Monday, October 23, 2006

The Rural Idyll

It’s now over one hundred and fifty years since the majority of us here in Britain ceased to be country dwellers. Despite this, we still have this romantic yearning for images of young girls in pristine smocks, feeding ducks in front of rose-covered, thatched cottages. Unfortunately these bucolic charms are now reserved for greetings cards. [This image is dedicated to all those ex PRS pupils now living in the far-flung reaches of the globe.]

Saturday, October 21, 2006

Autumn Colours II

Fly agaric (Amanita Muscaria) – this one has managed to lose most of its spots pushing up through the grass. Although widely held to be poisonous it has been reported to have been extensively used throughout history, most notably by the Berserkers to produce their great rages before going into battle. The symptoms have been reported as:

The eyes became savage, the face bloated and red, the hands trembled and the individual danced or rushed about until exhausted when he apparently slept. But he then experienced more hallucinations. This could then be replaced by another spasm of over activity followed by more hallucinations and fantasy.’

For those of you wondering if there is a PRS link, I’m pretty sure this is what Drake monitors were on in 1958, particularly first thing in the morning when they burst uninvited into my room screaming abuse and forcibly tipping me out of bed.

Friday, October 20, 2006

Autumn Colours.

Summer has gone, but here in the UK many trees still seem reluctant to shed their leaves and the traditional russet hues are not always easy to find. Are the seasons changing………?

Wednesday, October 18, 2006

in gratitude...

...and in remembrance, I send you all a flower...

Wednesday, October 11, 2006

Do you remember Rome 1960

DESPITE walking with a purposeful stride, Don Thompson, bespectacled and only 5ft 5in, did not have the appearance of an Olympic champion. He looked like the insurance clerk that he was. However, in 1960, he won Britain’s only athletics gold medal of the Rome Olympics and fascinated people with his determination and novel training routine.
Thompson’s victory in the 50km walk also captivated the Italians, who nicknamed him Il Topolino (the little mouse). Although the gold medal was the zenith of a lifetime in sport, he continued competing seriously for a further 40 years, becoming Britain’s oldest athletics international when he raced in a 200km event in France in 1991, aged 58 years and 89 days.
He was devoted to athletics, rising daily at 4am even in his seventies to walk or run eight miles before starting work as a self-employed gardener. His only worry was that one day he might oversleep. He completed more than 150 marathons, with a best time of 2hr 51 min. Thompson once said: “I suppose I’m obsessive. But occasionally, when I am training or racing, I have an incredible feeling, a tingling in my scalp, as if my head is about to take off. It’s pure exhilaration, like hearing the Brandenburg Concertos for the first time.”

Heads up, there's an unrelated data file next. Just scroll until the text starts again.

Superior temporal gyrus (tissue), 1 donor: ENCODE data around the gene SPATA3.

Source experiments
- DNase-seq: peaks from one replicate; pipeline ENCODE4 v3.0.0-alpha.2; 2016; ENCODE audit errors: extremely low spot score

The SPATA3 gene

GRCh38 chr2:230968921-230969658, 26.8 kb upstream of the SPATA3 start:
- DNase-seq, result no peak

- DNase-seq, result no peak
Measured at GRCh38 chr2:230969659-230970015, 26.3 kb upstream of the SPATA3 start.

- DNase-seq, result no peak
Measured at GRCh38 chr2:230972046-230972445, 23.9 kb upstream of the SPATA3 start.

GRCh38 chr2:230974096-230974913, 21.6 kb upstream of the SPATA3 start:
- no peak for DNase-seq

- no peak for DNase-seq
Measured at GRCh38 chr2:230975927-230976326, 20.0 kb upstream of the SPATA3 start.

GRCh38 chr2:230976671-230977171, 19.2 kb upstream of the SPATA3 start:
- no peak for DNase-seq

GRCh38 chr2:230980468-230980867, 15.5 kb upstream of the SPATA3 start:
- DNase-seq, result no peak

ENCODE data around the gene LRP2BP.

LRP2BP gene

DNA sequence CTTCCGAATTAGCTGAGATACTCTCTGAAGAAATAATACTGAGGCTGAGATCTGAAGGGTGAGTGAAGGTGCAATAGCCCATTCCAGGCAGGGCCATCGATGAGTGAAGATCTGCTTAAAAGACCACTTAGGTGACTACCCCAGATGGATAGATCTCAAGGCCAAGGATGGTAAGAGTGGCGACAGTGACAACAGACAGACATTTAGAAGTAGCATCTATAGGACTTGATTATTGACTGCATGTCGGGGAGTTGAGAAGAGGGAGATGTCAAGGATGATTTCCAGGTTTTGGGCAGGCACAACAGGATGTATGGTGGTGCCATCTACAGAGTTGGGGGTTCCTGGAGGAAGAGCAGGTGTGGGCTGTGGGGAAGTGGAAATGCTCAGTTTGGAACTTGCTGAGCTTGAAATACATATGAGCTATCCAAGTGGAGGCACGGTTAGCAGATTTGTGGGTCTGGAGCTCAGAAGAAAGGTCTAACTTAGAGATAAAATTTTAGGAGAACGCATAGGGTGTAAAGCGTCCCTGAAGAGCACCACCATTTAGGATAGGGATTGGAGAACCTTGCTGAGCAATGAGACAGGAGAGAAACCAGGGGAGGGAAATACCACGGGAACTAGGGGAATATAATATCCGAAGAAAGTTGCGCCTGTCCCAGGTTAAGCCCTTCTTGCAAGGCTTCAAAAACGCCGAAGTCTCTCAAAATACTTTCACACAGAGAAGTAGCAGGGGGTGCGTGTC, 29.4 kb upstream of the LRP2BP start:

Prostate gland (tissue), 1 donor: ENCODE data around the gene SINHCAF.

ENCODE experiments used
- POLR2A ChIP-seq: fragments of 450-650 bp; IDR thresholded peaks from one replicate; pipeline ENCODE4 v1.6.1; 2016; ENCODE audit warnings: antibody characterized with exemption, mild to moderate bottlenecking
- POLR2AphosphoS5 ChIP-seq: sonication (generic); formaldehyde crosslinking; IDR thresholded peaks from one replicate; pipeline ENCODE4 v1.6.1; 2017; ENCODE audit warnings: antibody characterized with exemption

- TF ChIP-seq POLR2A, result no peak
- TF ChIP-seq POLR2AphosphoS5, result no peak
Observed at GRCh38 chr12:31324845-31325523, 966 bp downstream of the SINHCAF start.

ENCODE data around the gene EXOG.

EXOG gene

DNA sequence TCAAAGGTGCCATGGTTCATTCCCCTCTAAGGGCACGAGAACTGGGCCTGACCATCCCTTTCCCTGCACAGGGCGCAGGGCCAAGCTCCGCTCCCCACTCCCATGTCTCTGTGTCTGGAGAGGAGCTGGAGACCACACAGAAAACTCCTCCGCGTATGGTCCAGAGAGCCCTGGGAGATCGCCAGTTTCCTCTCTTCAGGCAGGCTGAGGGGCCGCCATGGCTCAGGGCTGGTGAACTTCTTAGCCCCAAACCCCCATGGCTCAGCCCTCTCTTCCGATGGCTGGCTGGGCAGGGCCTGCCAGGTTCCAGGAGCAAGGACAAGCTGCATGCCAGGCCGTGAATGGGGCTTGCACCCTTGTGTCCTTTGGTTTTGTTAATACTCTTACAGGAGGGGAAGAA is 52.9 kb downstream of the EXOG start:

Donald James Thompson was brought up in Hillingdon, and was a runner until an Achilles tendon injury in 1951 forced him to try walking. He first became prominent in the 1954 London to Brighton race, finishing second. The following year, he won the first of a record eight successive victories in the event and, in 1956, he went to the Melbourne Olympics, but collapsed at 45km because of dehydration. When the Rome Olympics came four years later, Thompson was more thoroughly prepared.
To reproduce the heat of Rome, he placed a paraffin heater in his parents’ bathroom and put a recently boiled kettle on top. Then, wearing a track suit, he would exercise in temperatures of 110F (43C). He recognised later that his faintness during these sessions was caused not so much from the heat but from inhaling carbon monoxide.
For the Olympics his mother made a hat similar to a foreign legionnaire’s képi, with a handkerchief attached to the back of the cap that stretched over his neck. Two of the early leaders were disqualified for “lifting” and two others could not stand the pace and, although challenged by John Ljunggren, of Sweden, he won by 17 seconds. He described his feeling when crossing the line as being “smugly happy”.'[
Sadly he died of a brain aneurism on Oct 4th in Frimley Park Hospital in Surrey.
I can still recall seeing him striding into the stadium with the hat with handkerchief ... and for next few weeks all of my friends were walking in the same manner - folk must have thought we were mad! Posted by Picasa

Friday, October 06, 2006

BFN my part in its downfall.

On moving to Köln I was told our neighbour Alan Grace worked at BFN, but fresh from England it meant nothing to me. A few days later, Alan asked me if I liked Chuck Berry, and I grunted my adolescent affirmation. The next day a box of Chuck Berry records arrived - many with American labels, including some that had not been released outside the States. Most had white labels with ‘not for resale,’ printed across them - however the penny continued to levitate.

A few days later, Alan asked me if I would like to have a look around BFN. For some reason I thought this was something to do with the NAFFI! The result was a revelation. BFN was based in the swishiest part of Köln in a huge house with numerous buildings and courtyards. As a rock n’ roll addict the record library blew me away. What intrigued me most however, were the interview packs for famous singers like Johnny Mathis. These included a set of questions and a LP. The broadcaster asked the questions and then played the requisite track on the LP to get the responses, giving the impression that it was a live interview!